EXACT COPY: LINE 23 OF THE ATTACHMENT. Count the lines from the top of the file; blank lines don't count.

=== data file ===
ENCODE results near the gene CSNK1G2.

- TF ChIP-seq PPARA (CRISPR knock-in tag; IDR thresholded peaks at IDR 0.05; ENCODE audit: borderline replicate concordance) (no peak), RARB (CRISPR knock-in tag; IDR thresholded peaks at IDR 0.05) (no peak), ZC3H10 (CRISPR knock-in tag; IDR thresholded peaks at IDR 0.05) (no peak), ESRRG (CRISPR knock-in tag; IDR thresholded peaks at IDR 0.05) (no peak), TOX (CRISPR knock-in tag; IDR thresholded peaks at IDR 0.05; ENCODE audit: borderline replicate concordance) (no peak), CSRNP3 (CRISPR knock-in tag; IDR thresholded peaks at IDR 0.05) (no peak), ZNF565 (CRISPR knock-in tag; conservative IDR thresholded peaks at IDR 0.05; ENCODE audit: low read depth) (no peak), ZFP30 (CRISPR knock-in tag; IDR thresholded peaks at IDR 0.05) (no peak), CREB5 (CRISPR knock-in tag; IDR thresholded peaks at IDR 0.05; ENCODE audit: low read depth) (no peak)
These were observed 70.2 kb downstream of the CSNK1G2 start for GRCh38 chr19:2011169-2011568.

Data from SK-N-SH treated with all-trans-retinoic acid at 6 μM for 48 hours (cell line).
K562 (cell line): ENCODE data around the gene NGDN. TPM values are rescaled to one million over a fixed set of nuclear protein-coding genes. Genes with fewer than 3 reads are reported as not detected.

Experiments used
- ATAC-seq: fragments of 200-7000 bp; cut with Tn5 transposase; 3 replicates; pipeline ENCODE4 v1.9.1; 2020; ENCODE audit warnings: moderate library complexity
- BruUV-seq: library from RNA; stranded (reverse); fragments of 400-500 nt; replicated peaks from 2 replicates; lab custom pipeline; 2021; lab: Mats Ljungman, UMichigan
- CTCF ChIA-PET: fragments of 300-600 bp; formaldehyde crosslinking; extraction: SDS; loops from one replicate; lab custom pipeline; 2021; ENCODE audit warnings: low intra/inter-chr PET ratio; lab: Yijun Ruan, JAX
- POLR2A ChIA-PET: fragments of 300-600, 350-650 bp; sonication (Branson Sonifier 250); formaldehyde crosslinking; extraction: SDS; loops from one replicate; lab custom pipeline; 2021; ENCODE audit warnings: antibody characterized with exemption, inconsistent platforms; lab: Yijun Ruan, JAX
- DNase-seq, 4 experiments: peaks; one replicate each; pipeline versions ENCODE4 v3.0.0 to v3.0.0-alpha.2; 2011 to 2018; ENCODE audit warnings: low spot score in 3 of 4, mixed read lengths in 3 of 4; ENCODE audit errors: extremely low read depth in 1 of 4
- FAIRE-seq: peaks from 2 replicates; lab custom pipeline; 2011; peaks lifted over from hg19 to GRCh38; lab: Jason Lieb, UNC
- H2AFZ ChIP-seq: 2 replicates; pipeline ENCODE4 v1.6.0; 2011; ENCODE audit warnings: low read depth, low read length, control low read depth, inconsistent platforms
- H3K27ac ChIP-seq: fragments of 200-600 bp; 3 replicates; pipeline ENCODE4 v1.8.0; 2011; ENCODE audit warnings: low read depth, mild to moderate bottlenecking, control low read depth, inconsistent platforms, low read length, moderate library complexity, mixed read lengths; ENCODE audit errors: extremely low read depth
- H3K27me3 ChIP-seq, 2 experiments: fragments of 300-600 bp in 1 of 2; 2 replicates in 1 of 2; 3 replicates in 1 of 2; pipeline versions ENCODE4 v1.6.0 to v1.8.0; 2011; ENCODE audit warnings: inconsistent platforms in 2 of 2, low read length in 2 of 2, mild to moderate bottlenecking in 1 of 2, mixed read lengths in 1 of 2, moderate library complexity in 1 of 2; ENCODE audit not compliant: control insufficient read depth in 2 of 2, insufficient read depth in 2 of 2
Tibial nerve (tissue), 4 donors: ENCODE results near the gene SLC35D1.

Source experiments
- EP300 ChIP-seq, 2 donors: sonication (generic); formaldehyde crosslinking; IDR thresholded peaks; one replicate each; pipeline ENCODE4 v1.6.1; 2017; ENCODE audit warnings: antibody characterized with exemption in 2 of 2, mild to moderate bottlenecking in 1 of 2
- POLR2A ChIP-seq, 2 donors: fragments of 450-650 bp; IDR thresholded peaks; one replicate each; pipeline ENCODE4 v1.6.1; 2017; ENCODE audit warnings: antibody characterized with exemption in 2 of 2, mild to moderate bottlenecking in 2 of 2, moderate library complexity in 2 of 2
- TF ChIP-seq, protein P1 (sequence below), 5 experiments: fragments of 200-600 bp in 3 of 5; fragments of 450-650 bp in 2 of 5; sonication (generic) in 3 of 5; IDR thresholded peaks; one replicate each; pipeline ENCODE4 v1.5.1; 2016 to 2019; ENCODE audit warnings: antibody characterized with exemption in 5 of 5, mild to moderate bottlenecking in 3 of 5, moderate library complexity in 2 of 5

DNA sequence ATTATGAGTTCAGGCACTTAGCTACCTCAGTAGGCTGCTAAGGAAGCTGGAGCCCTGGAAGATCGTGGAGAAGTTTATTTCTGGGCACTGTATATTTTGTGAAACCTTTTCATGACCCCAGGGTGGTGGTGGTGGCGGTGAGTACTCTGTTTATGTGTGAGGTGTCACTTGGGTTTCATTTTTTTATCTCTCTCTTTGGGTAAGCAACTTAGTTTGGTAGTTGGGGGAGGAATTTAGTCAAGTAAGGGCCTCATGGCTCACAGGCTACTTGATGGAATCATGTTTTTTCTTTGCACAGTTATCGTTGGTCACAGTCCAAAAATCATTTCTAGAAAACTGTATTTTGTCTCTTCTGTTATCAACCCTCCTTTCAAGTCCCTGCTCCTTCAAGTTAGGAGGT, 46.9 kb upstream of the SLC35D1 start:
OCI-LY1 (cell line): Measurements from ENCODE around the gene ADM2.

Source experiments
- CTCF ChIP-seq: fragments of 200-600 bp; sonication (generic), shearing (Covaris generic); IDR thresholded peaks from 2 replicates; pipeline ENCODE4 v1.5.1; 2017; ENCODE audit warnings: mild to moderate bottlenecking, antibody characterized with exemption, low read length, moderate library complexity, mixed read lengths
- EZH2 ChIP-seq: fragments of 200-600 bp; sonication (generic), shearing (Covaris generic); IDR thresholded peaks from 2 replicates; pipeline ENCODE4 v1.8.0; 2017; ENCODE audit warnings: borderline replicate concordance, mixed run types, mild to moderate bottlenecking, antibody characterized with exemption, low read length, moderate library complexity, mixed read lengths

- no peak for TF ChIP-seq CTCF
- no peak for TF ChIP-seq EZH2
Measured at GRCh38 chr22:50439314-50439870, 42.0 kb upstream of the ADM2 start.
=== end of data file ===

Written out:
Source experiments